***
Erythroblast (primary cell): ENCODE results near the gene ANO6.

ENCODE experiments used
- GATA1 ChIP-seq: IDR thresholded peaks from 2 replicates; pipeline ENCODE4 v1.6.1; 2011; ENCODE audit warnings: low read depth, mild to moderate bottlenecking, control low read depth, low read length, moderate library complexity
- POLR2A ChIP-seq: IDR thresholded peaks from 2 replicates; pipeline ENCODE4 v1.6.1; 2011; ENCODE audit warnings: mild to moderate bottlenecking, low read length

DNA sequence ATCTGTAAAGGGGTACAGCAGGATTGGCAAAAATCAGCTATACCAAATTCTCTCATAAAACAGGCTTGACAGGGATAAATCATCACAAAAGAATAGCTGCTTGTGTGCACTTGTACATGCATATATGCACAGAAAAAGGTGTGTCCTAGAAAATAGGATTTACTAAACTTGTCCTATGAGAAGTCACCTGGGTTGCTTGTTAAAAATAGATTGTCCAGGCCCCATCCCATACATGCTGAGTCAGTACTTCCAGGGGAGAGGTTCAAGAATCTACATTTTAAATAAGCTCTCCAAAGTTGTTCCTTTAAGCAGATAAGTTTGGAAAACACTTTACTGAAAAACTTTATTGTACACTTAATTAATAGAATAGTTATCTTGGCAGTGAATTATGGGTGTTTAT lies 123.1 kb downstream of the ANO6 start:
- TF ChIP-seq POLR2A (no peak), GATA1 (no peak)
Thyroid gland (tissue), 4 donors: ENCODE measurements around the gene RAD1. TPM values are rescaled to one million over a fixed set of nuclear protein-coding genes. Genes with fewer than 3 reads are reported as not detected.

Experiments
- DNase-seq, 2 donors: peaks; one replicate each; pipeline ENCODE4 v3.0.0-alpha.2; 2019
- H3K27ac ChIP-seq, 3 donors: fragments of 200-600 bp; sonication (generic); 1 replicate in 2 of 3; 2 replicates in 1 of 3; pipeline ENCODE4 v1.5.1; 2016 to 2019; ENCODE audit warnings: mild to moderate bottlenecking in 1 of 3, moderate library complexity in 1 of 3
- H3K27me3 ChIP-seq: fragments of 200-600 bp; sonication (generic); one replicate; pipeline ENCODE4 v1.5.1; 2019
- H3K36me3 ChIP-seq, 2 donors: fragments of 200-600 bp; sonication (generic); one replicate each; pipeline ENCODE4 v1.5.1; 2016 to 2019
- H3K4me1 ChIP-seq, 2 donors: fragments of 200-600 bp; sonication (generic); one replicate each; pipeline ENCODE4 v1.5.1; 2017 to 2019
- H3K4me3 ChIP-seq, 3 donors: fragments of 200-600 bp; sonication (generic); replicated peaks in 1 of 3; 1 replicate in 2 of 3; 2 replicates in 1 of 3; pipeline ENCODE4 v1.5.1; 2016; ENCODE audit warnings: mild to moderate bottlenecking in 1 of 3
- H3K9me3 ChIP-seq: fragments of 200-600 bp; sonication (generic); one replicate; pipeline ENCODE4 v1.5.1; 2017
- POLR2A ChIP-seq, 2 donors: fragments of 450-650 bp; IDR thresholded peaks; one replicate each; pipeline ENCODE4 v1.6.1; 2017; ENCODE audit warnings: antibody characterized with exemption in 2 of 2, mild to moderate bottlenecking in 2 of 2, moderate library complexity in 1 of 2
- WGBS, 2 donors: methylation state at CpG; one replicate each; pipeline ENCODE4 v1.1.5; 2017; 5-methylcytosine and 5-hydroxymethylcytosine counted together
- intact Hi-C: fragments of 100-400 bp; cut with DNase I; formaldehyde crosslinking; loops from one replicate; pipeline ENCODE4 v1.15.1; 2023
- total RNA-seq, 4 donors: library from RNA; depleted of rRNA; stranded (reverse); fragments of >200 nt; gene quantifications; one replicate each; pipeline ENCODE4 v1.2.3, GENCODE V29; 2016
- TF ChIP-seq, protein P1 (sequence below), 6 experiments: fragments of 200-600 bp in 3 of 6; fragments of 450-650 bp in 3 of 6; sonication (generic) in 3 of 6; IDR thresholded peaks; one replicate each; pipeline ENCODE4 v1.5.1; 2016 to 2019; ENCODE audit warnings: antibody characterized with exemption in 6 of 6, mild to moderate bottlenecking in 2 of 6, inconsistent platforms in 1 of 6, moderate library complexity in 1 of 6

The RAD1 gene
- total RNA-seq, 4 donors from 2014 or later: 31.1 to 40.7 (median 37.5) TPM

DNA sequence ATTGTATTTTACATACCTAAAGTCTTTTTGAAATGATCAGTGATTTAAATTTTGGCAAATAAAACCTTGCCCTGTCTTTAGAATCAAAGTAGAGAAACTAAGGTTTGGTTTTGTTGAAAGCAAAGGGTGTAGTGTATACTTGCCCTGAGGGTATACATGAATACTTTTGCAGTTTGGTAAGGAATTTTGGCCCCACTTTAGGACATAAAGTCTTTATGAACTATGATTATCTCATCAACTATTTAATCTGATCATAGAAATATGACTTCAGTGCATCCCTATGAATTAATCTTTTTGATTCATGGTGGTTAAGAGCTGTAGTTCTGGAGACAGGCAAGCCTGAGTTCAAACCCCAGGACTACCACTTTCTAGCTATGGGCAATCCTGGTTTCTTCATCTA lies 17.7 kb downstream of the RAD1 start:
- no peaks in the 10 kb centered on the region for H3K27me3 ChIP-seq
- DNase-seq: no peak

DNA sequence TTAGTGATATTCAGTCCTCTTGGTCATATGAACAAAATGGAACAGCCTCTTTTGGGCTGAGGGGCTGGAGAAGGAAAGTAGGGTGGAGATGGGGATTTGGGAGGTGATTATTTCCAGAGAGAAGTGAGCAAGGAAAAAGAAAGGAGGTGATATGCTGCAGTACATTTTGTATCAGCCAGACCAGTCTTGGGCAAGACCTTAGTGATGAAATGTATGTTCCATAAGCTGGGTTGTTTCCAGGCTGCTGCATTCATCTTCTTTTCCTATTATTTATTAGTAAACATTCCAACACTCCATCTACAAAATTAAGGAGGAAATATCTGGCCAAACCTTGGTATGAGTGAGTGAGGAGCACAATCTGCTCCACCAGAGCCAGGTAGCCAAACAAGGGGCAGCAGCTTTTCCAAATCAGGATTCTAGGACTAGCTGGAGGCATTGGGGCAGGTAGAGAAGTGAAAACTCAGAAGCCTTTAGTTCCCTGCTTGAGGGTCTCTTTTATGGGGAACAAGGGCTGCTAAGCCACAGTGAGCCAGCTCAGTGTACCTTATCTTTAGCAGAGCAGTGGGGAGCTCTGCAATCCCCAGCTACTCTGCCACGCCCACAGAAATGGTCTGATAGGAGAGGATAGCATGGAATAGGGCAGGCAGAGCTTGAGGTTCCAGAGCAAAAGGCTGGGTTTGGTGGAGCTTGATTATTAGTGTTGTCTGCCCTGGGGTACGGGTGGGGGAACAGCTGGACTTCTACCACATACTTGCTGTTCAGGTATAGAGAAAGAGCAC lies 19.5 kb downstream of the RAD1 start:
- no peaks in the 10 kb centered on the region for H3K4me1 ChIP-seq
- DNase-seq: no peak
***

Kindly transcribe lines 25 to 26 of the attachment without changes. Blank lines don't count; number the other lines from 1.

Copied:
- DNase-seq: no peak

DNA sequence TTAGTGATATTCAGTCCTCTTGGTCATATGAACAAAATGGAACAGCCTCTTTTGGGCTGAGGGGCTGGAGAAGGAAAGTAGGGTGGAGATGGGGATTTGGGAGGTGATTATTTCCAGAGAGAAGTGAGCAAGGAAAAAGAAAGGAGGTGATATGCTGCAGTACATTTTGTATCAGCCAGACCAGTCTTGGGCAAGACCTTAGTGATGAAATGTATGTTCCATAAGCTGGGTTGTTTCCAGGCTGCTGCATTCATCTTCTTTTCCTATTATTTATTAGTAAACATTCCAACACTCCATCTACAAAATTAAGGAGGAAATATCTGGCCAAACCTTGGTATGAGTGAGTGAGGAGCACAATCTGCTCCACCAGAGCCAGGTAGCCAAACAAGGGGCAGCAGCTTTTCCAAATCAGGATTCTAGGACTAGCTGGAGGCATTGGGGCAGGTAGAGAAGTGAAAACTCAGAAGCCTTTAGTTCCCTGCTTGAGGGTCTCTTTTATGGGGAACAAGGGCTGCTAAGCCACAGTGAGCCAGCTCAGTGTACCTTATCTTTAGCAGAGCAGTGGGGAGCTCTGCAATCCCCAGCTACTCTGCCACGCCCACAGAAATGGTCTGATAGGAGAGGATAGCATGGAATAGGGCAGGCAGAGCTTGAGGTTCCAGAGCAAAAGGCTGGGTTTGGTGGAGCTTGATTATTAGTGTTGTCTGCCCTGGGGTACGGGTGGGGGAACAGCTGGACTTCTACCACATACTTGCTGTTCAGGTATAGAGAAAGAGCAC lies 19.5 kb downstream of the RAD1 start: